Agreements for sale and purchase: Covering your bases when buying and selling
A large part of my practice is acting for purchasers and sellers of real estate of all types including commercial property. Buying and selling, in principle, is quite a straightforward matter. The standard form Auckland District Law Society agreement which has been evolving over many years (assisted by interpretation in the Courts) provides additional support and certainty on most issues. However, any transaction still requires individual careful thought. Below are a selection of points of interest out of my practice this current year -
Under the standard agreement the deposit only needs to be held by the stakeholder until all conditions are satisfied and the requisition period has expired (and in the case of unit titles, certain disclosure obligations having been satisfied). In a large number of residential comparatively low value transactions that remains standard. However, in some cases that might not be appropriate. For example, where the value of deposit is particularly high, the title reveals potential issues to complete settlement (i.e. charging order, caveat or multiple mortgages of the vendor), or buying from mortgagees who are retaining a right to exit to the last minute. In these cases a more balanced approach to protect both parties is to have it retained as stakeholder until settlement itself. This still protects the vendor in the case of default but likewise protects the purchaser. It will not be appropriate in all cases. However, I highlight it as something to consider. Is your vendor under financial pressure? Are there issues with the title? Is there a very short turnaround for settlement date that makes it logistically acceptable for it to be retained? If so, my suggestion is to implement it.
Chattels or realty?
The level of 'affixation' or 'annexure' of parts of the property can become a relevant question. This question of what is the 'Property' has often been argued over in the case of mortgagee security with the security only over the 'realty' and not over chattels or over the problematic category of certain fixtures and fittings that are not sufficiently annexed or affixed in order to become part of the realty. Recently the issue became a major point of dispute in a building purchase around certain wall fixtures at a property worth some $41,000. Review of case law showed that both parties had an arguable case to either strip them or conversely retain them. Far easier would have been the parties having put their minds to the issue and negotiated on that basis. Largely the distinction shows itself clearly though it is a "sleeping" issue that would only take a very small time to consider and deal with in the buy and sell agreement.
Have you done any building work?
Tucked away in standard sale and purchase agreements are a selection of vendor warranties which on the whole are very standard. One of note though is that if you have completed building work requiring consent (and Code Compliance Certificate), that you have obtained that paperwork. Historically the agreement also included a warranty that you have complied with that consent which in turn meant weathertightness. For some unfortunate vendors this was hugely problematic inadvertently creating liability under the warranty in the contract often when liability for the builder or other contractors involved had since run out. The warranty has since been adjusted to now read "to the vendor's knowledge it has been complied with". In my view this still leaves the door ajar for real issues of what the vendor knew and it is often easier to reduce the matter back to the situation of if the vendor had not done the work at all and strike it out. This leaves the Purchaser to complete diligence on the building as in the standard case buying it from a vendor who had not done the work.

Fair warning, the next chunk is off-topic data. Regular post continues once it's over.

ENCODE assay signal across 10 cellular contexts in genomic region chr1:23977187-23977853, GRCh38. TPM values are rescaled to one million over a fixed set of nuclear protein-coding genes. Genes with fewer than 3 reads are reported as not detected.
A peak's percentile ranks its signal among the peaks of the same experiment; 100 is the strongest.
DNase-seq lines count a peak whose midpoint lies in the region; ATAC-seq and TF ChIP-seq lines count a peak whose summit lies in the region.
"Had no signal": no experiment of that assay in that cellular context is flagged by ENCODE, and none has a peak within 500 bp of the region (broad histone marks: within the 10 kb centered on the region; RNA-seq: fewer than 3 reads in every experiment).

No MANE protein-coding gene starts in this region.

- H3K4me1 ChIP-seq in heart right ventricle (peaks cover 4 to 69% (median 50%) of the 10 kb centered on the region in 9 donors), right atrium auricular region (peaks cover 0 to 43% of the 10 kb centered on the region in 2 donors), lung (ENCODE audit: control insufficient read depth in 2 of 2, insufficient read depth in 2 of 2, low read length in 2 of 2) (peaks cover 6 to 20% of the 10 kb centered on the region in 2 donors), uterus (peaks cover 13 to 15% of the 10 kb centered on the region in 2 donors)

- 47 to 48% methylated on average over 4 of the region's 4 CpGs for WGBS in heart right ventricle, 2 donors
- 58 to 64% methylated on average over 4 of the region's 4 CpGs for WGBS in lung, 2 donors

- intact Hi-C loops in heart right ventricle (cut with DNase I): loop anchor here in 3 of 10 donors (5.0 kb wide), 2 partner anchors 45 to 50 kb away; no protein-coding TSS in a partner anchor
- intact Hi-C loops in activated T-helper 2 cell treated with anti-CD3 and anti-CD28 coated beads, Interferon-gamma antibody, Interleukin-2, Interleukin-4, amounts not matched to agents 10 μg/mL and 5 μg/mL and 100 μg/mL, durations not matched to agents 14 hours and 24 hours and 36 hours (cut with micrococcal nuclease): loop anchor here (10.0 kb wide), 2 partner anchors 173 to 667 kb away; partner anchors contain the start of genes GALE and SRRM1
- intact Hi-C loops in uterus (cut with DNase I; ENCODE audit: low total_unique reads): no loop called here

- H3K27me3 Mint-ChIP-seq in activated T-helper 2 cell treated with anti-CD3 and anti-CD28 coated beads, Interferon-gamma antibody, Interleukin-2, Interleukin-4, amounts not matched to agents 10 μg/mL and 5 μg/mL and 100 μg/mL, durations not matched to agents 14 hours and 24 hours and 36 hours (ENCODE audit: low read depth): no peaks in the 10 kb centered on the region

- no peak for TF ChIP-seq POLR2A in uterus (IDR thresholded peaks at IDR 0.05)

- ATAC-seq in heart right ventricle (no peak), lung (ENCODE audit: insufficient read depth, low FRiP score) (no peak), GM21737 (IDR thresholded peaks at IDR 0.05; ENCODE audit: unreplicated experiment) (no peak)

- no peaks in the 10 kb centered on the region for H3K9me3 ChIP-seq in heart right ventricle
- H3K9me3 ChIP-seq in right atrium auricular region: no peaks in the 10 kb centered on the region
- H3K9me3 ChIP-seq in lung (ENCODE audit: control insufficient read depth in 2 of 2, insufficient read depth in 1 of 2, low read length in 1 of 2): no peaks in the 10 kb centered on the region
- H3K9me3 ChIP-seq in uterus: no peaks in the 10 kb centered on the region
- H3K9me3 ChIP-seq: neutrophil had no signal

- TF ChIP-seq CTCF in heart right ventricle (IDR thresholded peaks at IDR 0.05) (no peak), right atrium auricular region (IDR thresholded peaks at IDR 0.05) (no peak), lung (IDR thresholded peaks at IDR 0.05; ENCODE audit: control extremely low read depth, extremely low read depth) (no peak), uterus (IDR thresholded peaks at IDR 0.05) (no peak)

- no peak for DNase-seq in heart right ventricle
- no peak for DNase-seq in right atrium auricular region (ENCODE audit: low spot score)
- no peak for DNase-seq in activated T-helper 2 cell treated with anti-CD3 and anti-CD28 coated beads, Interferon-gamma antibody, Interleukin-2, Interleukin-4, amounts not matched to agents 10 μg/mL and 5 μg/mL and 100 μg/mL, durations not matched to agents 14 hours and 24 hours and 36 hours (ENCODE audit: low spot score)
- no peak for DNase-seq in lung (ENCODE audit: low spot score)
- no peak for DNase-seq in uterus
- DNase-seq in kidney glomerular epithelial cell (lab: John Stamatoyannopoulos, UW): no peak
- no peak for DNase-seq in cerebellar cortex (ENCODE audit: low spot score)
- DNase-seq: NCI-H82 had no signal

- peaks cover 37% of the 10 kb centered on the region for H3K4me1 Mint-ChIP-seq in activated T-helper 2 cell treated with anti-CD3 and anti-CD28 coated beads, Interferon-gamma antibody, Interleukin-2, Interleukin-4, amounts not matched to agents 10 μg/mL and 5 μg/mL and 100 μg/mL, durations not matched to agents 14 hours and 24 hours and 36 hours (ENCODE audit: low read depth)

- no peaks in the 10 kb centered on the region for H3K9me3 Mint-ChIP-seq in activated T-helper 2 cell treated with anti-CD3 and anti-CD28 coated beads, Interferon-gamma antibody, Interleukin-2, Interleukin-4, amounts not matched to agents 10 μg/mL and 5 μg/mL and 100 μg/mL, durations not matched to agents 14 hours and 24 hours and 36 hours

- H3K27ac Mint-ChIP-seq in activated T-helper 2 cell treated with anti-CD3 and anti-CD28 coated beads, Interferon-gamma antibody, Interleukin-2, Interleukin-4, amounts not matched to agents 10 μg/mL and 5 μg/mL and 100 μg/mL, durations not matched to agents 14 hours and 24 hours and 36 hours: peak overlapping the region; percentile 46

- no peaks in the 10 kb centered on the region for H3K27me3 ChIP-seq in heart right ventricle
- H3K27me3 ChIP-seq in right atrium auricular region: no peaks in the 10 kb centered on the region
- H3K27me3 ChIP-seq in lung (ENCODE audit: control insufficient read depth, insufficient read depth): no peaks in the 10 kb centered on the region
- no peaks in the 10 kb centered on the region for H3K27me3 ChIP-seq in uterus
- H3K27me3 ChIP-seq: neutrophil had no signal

Unconditional – or is it?
The standard title requisition clause is something to be mindful of. In an auction agreement the client is usually accepting the title as given, though in the classical Auckland District Law Society private agreement form should the title contain (as modern titles almost inevitably do) interests such as covenants or easements there is likely an ability to unwind the deal through the requisition clause. Ensure if you are accepting a deal on the basis it is 'unconditional' that the issue is dealt with so that it really is unconditional. The above are a small selection of a number of issues operating in buy and sell transactions and the playing field is always moving such as the most recent changes on tax information collection. The overarching theme is to be thorough and take appropriate advice before you are an in an unconditional position. The world is becoming more complicated and property law is no different. However transactions still can easily proceed in an enjoyable way without surprises provided things are done carefully and with good advice.